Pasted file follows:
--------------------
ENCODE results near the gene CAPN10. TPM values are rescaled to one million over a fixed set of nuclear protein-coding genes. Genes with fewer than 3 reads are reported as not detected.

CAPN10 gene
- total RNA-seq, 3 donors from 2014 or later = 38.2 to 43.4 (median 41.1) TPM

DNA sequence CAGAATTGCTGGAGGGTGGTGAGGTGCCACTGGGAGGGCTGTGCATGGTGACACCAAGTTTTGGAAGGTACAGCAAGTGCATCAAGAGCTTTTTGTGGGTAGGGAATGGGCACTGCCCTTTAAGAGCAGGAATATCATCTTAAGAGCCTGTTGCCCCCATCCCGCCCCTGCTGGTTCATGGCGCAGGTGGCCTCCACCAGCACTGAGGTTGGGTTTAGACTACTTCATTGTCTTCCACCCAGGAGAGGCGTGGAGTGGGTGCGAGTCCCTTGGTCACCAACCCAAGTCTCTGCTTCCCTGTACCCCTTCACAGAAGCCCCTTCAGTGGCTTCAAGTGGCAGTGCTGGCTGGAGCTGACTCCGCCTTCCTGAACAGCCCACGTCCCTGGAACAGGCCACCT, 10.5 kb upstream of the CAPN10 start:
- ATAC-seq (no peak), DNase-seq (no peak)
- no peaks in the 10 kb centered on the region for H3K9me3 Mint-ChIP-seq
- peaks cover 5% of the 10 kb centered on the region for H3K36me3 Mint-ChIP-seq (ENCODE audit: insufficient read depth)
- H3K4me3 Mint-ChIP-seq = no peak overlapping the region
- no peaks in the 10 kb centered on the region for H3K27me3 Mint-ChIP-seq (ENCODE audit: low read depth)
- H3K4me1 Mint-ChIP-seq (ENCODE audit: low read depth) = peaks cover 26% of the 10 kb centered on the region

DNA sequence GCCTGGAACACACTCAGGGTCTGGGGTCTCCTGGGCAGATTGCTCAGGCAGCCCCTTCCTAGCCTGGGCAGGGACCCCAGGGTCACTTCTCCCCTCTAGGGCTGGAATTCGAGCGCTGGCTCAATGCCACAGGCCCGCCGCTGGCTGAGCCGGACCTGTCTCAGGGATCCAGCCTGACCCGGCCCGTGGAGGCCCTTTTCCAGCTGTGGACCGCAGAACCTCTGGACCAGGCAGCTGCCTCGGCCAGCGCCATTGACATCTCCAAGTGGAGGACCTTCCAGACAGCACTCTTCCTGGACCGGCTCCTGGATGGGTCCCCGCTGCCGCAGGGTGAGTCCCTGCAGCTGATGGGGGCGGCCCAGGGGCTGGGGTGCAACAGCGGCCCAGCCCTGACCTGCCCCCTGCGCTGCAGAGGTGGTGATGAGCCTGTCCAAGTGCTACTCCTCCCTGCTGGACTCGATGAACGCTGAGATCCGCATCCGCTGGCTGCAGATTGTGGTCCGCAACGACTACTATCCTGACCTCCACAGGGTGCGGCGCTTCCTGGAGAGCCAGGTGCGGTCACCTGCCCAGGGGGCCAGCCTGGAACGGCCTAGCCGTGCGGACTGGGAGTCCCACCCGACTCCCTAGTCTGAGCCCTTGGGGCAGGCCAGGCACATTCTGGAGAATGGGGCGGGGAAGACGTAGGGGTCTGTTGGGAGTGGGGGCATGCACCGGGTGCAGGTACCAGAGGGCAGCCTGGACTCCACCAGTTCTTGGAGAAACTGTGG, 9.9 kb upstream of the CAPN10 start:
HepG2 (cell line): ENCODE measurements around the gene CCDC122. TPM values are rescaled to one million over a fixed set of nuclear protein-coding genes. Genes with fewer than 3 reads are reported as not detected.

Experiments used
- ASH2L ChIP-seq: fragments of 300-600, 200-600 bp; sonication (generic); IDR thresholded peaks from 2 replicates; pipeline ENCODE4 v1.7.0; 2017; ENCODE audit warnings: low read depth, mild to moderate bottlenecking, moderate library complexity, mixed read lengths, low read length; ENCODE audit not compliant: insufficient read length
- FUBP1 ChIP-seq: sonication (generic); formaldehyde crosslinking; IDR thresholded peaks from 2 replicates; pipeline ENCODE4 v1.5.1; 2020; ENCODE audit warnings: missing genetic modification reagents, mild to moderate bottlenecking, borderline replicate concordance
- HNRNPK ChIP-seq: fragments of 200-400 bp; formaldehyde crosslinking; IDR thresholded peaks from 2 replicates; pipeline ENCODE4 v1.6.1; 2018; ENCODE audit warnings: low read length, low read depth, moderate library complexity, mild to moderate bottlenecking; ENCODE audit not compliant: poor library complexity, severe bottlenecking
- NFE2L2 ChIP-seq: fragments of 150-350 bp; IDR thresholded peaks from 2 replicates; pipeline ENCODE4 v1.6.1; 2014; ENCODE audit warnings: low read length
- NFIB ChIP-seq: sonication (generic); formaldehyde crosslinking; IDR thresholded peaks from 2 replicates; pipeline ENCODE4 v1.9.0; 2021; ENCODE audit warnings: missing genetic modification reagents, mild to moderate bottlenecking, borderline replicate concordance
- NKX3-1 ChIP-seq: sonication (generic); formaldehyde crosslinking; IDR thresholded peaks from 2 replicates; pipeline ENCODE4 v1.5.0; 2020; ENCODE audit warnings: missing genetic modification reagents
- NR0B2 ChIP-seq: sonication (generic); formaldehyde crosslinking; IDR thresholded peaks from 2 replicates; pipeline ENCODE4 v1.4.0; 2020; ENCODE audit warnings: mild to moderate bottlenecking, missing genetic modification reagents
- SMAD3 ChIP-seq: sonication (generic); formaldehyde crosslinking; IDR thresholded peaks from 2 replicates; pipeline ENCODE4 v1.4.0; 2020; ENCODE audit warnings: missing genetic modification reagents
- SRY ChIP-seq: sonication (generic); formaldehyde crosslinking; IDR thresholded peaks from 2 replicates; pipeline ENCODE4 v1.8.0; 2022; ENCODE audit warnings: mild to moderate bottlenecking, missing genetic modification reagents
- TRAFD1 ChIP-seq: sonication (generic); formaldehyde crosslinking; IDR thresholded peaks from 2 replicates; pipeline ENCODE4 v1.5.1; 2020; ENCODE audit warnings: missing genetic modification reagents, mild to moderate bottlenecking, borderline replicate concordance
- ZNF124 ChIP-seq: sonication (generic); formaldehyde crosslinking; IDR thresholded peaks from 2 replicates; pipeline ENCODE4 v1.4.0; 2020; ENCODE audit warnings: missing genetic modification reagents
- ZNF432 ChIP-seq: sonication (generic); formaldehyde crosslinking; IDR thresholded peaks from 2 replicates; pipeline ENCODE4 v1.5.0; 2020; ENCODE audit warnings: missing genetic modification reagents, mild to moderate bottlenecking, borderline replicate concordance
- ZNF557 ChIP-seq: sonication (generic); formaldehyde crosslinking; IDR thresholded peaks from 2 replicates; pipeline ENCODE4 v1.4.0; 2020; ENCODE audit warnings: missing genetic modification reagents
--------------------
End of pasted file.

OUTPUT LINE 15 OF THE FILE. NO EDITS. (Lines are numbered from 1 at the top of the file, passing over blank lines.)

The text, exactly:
- FUBP1 ChIP-seq: sonication (generic); formaldehyde crosslinking; IDR thresholded peaks from 2 replicates; pipeline ENCODE4 v1.5.1; 2020; ENCODE audit warnings: missing genetic modification reagents, mild to moderate bottlenecking, borderline replicate concordance